Surna CEO Tony McDonald stands inside an assembly room for a cooling device for growing plants in October in Boulder. (Jeremy Papasso / Staff Photographer)

BOULDER — Surna Inc. (OTCQB: SRNA), a Boulder-based manufacturer of growhouse equipment for the cannabis industry, has concerns about its long-term viability in the face of the ongoing COVID-19 pandemic and the nationwide economic downturn, the company reported this month in a regulatory disclosure.

Despite growing revenue in the first quarter of fiscal year 2020 — $1.81 million compared with $1.77 million in the same period in 2019 — Surna has struggled to turn a profit and downsized its operations in March.

The firm laid off and furloughed an unspecified number of workers and cut salaries and hours for others. Some employees were brought back in April after the company received a $554,000 loan. But in June, additional furloughs were implemented, and salaries were reduced across the firm.

“The duration and likelihood of success of this downsizing effort, workforce reduction and cost-cutting measures are uncertain,” according to the U.S. Securities and Exchange Commission filing.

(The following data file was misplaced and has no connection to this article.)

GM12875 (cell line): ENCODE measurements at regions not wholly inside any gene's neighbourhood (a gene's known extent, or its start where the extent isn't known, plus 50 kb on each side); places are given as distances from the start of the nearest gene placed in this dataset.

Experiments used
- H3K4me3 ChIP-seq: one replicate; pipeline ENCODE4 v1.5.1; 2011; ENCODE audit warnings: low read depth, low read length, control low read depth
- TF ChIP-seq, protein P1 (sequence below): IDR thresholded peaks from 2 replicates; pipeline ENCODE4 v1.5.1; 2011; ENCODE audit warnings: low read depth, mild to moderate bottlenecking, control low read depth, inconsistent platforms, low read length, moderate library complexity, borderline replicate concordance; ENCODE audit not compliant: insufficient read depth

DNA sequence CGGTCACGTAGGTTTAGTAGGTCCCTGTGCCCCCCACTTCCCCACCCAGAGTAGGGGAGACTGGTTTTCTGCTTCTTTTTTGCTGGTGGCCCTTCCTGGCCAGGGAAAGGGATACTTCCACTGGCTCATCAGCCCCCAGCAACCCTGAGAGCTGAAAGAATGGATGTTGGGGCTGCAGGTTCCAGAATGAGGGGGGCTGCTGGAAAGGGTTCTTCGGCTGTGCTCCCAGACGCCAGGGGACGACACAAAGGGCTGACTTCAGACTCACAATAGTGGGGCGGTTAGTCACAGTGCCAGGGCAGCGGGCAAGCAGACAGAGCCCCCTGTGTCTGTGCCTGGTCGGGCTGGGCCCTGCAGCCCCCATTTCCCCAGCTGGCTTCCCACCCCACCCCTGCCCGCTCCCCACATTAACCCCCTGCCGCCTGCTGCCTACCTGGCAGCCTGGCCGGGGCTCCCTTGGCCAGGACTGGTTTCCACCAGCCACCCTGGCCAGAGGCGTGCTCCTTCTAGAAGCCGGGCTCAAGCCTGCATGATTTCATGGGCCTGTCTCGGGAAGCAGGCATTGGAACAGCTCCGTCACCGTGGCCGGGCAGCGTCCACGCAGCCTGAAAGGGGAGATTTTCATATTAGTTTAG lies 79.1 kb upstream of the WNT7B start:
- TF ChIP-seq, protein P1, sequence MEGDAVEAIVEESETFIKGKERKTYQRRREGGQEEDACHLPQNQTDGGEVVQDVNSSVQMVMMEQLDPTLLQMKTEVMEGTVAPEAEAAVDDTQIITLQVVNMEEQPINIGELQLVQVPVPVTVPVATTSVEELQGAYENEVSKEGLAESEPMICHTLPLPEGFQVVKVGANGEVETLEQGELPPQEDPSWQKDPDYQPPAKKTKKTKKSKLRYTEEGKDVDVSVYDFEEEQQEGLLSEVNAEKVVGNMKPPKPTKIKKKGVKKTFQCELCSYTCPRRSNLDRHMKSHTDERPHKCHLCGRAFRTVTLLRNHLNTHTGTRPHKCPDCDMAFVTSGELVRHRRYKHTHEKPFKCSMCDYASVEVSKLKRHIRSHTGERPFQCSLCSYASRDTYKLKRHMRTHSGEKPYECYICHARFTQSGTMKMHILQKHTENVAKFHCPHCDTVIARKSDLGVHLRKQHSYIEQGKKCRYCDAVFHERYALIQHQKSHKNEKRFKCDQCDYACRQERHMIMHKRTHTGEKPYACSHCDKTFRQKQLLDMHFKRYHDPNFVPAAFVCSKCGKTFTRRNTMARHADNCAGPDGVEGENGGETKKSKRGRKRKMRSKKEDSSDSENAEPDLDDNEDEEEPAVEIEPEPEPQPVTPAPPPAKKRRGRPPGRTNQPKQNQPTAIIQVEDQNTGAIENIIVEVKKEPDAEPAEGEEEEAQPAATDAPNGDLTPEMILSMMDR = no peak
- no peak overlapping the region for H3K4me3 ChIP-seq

“The general economic conditions, government mandates about permitted work and working environments, and working capital constraints, all of which affect both our customers and us and our downsizing may have an adverse effect on our ability to effectively market our services, generate new customer orders, and contract implementation,” the disclosure said. “If our customers or prospects are unable to continue operations or obtain project financing and we are unable to increase revenues or otherwise generate cash flows from operations, we will not be able to successfully execute on our various strategies and initiatives to grow our business. If these actions do not meet our expectations, or additional near-term capital is not available, we may not be able to continue our operations.”

In a statement, Surna CEO Tony McDonald praised the firm’s first-quarter revenue performance, but said, “future bookings have slowed considerably in the current economic crisis. Fortunately, retail sales of cannabis products continue to grow which gives us optimism for the long-term health of our industry. That said, we, along with all the companies in our industry, are in unchartered waters and we now face the uncertainties brought about by the coronavirus outbreak.”

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